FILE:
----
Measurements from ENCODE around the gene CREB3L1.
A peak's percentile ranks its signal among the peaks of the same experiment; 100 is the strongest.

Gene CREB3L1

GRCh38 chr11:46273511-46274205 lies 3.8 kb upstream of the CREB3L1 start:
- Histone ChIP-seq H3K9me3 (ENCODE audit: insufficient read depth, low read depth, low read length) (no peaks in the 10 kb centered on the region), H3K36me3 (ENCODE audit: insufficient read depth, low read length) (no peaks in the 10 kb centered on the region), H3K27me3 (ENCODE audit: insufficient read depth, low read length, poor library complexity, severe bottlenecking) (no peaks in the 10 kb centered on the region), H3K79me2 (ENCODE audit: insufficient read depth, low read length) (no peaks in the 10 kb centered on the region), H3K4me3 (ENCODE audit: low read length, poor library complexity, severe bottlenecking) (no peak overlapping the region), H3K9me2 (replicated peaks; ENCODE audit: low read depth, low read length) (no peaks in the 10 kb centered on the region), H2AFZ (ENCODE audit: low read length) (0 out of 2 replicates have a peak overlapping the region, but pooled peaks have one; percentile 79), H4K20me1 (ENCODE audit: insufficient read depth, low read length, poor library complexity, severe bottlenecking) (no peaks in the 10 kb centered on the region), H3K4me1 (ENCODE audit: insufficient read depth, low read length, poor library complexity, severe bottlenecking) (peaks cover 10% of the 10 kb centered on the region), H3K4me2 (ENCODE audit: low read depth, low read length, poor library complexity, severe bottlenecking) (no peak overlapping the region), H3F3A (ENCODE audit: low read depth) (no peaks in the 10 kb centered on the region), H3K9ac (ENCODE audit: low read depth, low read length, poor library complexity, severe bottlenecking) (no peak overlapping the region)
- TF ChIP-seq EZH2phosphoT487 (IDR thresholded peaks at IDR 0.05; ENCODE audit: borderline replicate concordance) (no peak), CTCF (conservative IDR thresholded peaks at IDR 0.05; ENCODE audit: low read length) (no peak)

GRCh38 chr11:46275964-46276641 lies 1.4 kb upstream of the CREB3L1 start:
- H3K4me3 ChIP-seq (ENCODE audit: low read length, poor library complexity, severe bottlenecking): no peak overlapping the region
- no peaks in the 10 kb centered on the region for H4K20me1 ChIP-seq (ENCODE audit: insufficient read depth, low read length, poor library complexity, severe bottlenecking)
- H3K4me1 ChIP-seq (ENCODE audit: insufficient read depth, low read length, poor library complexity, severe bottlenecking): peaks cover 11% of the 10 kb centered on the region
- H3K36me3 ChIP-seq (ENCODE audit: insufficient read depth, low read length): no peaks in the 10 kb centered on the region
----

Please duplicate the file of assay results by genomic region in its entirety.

Measurements from ENCODE around the gene CREB3L1.
A peak's percentile ranks its signal among the peaks of the same experiment; 100 is the strongest.

Gene CREB3L1

GRCh38 chr11:46273511-46274205 lies 3.8 kb upstream of the CREB3L1 start:
- Histone ChIP-seq H3K9me3 (ENCODE audit: insufficient read depth, low read depth, low read length) (no peaks in the 10 kb centered on the region), H3K36me3 (ENCODE audit: insufficient read depth, low read length) (no peaks in the 10 kb centered on the region), H3K27me3 (ENCODE audit: insufficient read depth, low read length, poor library complexity, severe bottlenecking) (no peaks in the 10 kb centered on the region), H3K79me2 (ENCODE audit: insufficient read depth, low read length) (no peaks in the 10 kb centered on the region), H3K4me3 (ENCODE audit: low read length, poor library complexity, severe bottlenecking) (no peak overlapping the region), H3K9me2 (replicated peaks; ENCODE audit: low read depth, low read length) (no peaks in the 10 kb centered on the region), H2AFZ (ENCODE audit: low read length) (0 out of 2 replicates have a peak overlapping the region, but pooled peaks have one; percentile 79), H4K20me1 (ENCODE audit: insufficient read depth, low read length, poor library complexity, severe bottlenecking) (no peaks in the 10 kb centered on the region), H3K4me1 (ENCODE audit: insufficient read depth, low read length, poor library complexity, severe bottlenecking) (peaks cover 10% of the 10 kb centered on the region), H3K4me2 (ENCODE audit: low read depth, low read length, poor library complexity, severe bottlenecking) (no peak overlapping the region), H3F3A (ENCODE audit: low read depth) (no peaks in the 10 kb centered on the region), H3K9ac (ENCODE audit: low read depth, low read length, poor library complexity, severe bottlenecking) (no peak overlapping the region)
- TF ChIP-seq EZH2phosphoT487 (IDR thresholded peaks at IDR 0.05; ENCODE audit: borderline replicate concordance) (no peak), CTCF (conservative IDR thresholded peaks at IDR 0.05; ENCODE audit: low read length) (no peak)

GRCh38 chr11:46275964-46276641 lies 1.4 kb upstream of the CREB3L1 start:
- H3K4me3 ChIP-seq (ENCODE audit: low read length, poor library complexity, severe bottlenecking): no peak overlapping the region
- no peaks in the 10 kb centered on the region for H4K20me1 ChIP-seq (ENCODE audit: insufficient read depth, low read length, poor library complexity, severe bottlenecking)
- H3K4me1 ChIP-seq (ENCODE audit: insufficient read depth, low read length, poor library complexity, severe bottlenecking): peaks cover 11% of the 10 kb centered on the region
- H3K36me3 ChIP-seq (ENCODE audit: insufficient read depth, low read length): no peaks in the 10 kb centered on the region